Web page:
10 Signs of Sustainable Happiness

The SMART approach is to remember, like the Happiness Research Institute shows, that when we start appreciating and doing our best to experience sustainable happiness, that extends out into the world and touches everyone and everything we encounter.
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2015-10-09-1444402469-941042-greenphoto.jpgIs your happiness sustainable? I'm not talking about that rush of pleasure we get when things turn out the way we hope and expect. I'm also not taking about the giddy experience we get laughing with friends or the thrill of accomplishment that overtakes us when we get what we want. To me sustainable happiness is the sense of good and wellbeing that comes in the middle of the night when you are alone with your thoughts. It's a deep and sustaining sense that you are doing what you are supposed to be doing, where you are supposed to be doing it, at exactly the right time in your life. And the good thing about finding it is that regardless of what is happening in our lives or circumstances, we can still count on it comforting us when the going gets tough.

Yet most of the time, most people tend to think of sustainability solely in terms of the environment. But sustainability, or lack of it, actually applies to everything we do. The word, by itself means balanced, durable, ongoing and self-sustaining. In fact, that's a big reason why the letter "S" in my blog SMART Living 365 stands for sustainability. While I remain deeply committed to creating a more environmentally sustainable world, I also believe that awareness extends to an understanding that a truly happy life must be ongoing, balanced and enduring both within and around my life.

Of course I'm not the only one who cares about the topic. As a long-time reader and supporter of Yes! Magazine I was pleased when they recently offered a book entitled Sustainable Happiness: Live Simply, Live Well, Make a Difference. Filled with a variety of essays from distinguished authors, the book promotes a number of ways people can experience a more sustainable and "real" happiness in their lives. Plus there are other books, articles and even an online course available in the marketplace with a similar theme. But after reading a number of them, I wanted to add a more SMART approach to the subject. That's why I came up with the following "signs" that I believe demonstrate a person who embraces sustainable happiness.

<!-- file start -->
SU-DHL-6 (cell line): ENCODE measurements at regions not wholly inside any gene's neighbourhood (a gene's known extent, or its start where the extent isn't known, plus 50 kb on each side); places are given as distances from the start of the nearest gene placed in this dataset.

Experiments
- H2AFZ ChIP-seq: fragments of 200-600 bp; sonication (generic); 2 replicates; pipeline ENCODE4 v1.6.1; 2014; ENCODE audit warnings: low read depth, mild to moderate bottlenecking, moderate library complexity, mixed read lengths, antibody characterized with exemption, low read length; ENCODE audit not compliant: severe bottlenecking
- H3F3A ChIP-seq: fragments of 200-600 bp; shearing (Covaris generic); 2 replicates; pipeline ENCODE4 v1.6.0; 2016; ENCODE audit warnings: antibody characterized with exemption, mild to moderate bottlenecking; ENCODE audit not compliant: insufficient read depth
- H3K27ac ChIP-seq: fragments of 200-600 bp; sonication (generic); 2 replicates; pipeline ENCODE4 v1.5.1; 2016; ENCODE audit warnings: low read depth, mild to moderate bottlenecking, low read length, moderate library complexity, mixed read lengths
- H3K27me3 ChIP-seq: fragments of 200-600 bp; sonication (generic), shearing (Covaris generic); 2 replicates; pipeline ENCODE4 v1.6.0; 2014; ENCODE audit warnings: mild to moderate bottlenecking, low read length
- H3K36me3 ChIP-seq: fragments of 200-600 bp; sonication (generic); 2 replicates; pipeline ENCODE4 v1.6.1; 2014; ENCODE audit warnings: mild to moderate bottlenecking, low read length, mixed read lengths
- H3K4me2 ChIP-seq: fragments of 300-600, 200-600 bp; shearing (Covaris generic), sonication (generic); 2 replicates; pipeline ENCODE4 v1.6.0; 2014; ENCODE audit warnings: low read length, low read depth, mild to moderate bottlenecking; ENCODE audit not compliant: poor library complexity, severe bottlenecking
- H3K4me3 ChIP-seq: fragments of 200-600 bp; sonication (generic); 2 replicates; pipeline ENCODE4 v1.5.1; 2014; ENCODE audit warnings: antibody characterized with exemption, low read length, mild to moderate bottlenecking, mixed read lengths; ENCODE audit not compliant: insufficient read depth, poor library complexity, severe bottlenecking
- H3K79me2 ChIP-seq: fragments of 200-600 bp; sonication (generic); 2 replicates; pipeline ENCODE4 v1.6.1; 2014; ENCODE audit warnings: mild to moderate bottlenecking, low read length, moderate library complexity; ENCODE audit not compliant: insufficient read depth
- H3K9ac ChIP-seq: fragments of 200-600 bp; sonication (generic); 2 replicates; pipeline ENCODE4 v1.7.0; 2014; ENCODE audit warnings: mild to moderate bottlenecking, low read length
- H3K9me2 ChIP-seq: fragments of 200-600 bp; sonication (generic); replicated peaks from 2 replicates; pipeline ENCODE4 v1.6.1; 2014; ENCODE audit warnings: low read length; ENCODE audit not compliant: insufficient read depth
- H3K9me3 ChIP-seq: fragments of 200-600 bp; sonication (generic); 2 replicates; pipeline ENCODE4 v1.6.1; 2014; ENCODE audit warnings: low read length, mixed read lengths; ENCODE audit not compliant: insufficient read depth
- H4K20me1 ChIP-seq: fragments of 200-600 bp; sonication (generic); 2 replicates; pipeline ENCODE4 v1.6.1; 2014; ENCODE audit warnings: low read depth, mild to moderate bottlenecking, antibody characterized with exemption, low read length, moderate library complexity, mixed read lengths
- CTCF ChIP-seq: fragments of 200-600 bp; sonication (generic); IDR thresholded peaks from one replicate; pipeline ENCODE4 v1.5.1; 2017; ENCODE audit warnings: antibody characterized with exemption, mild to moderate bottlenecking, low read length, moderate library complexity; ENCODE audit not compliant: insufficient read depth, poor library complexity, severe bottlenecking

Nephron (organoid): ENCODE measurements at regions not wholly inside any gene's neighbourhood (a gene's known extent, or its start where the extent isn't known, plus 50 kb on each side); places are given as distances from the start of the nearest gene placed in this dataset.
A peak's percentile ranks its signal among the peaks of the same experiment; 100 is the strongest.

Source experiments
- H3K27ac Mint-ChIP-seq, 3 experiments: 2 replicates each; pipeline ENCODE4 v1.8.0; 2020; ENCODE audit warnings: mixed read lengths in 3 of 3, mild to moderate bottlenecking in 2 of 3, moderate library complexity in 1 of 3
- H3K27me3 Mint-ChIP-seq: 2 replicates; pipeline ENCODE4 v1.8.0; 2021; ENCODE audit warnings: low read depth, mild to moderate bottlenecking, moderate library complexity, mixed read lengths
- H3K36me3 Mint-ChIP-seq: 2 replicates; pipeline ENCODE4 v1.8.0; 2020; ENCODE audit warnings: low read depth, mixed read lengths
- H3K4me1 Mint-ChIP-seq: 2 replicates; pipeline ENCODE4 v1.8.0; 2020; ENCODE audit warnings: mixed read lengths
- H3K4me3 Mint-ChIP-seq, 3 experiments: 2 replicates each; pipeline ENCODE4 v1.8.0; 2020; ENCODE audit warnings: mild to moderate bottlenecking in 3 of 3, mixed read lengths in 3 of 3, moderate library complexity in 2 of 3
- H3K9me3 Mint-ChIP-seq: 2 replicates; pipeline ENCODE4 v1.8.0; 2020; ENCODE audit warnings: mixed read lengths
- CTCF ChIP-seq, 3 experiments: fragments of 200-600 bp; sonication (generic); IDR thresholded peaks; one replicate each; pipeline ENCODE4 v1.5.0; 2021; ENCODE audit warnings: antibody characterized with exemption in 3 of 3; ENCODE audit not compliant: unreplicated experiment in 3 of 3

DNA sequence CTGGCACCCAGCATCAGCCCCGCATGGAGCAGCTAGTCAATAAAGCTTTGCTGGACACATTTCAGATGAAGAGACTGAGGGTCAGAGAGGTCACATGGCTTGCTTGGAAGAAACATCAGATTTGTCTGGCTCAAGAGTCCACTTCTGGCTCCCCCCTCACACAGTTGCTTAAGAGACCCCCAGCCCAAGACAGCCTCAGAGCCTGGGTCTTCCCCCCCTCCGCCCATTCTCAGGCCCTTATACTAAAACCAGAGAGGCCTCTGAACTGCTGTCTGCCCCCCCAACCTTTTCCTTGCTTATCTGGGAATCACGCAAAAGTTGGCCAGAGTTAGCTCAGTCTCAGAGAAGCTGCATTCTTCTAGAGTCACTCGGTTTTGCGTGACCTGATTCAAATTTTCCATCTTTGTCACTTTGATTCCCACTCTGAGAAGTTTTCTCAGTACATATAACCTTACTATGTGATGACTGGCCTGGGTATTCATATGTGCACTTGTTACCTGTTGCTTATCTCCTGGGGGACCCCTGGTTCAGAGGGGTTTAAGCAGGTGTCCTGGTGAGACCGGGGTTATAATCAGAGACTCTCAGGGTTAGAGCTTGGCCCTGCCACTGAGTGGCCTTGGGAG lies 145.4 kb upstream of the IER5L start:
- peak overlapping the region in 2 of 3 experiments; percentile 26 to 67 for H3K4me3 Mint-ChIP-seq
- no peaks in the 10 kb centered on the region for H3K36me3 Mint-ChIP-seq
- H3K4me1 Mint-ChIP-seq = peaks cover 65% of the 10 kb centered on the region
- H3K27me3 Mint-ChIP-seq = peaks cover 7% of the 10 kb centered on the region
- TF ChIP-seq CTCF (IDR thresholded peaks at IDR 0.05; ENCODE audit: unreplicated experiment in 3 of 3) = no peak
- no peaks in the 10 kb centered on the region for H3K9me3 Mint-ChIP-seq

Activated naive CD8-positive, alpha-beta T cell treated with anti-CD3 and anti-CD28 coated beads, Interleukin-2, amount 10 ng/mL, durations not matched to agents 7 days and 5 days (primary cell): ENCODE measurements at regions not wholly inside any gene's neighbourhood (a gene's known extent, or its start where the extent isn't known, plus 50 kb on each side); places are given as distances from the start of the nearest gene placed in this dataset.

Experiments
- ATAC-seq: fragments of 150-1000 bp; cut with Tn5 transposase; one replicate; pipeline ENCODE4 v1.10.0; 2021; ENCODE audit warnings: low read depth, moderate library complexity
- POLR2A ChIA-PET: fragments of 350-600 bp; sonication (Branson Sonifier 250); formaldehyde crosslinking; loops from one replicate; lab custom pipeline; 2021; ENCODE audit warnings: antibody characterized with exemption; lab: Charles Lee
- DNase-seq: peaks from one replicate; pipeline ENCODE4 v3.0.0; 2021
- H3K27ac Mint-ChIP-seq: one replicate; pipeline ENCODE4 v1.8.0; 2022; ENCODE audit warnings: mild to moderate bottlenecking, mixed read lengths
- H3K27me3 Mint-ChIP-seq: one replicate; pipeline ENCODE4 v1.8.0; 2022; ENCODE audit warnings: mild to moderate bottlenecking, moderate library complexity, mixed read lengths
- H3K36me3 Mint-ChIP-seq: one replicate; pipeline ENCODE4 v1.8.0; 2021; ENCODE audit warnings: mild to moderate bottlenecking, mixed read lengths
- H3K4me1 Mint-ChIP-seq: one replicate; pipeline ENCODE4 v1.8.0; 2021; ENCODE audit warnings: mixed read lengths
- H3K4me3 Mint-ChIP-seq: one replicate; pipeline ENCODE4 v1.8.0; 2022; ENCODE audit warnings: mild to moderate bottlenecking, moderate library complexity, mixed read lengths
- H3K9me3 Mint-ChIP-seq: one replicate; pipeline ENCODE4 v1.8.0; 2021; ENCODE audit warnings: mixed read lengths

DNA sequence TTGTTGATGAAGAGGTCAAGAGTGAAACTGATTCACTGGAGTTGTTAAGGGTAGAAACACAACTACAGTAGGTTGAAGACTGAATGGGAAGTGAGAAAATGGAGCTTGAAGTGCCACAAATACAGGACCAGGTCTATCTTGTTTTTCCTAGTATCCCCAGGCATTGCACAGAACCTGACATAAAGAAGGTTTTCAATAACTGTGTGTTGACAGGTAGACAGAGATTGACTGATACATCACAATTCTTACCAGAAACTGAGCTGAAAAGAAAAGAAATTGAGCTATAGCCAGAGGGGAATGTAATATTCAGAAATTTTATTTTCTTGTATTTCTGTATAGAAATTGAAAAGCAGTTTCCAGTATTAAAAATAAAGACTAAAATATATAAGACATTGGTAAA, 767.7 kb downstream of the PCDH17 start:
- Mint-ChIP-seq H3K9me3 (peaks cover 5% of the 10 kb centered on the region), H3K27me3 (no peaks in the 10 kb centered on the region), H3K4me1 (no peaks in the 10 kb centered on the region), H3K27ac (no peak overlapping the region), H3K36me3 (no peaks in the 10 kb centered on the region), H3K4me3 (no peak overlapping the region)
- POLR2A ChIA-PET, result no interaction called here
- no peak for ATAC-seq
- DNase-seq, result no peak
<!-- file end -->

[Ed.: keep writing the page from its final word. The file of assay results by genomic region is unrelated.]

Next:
1. Practices gratitude and celebrates what she has every single day of her life.
  2. Does her best to stay healthy in body, mind and soul.
  3. Knows how to love, forgive and be compassionate with herself and others as much as possible.
  4. Accepts and appreciates her body, her mind, her personality and her age as uniquely her own.
  5. Feels competent in her work and knows that her life has purpose and value.
  6. Feels like she has options and a level of control about important decisions in her life that positively affect her future.
  7. Values and cares for what she owns and avoids wasteful and disposable products and services.
  8. Recognizes that her worth has nothing to do with how much money she has, what she owns or what titles she possess.
  9. Recognizes the value of time and freedom, over productivity or material goods.
  10. Feels that she is a part of something bigger than herself.

Still, it is important to keep in mind that in order to have an experience of real happiness and wellbeing that is enduring and sustainable, it must extend out to other people and the world around you. And that's where a more traditional perspective on sustainability comes into play because, as editor Sarah van Gelder says, "Sustainable happiness cannot be achieved at the expense of others." That's why I came up with a few more signs of what else is important for sustainable happiness.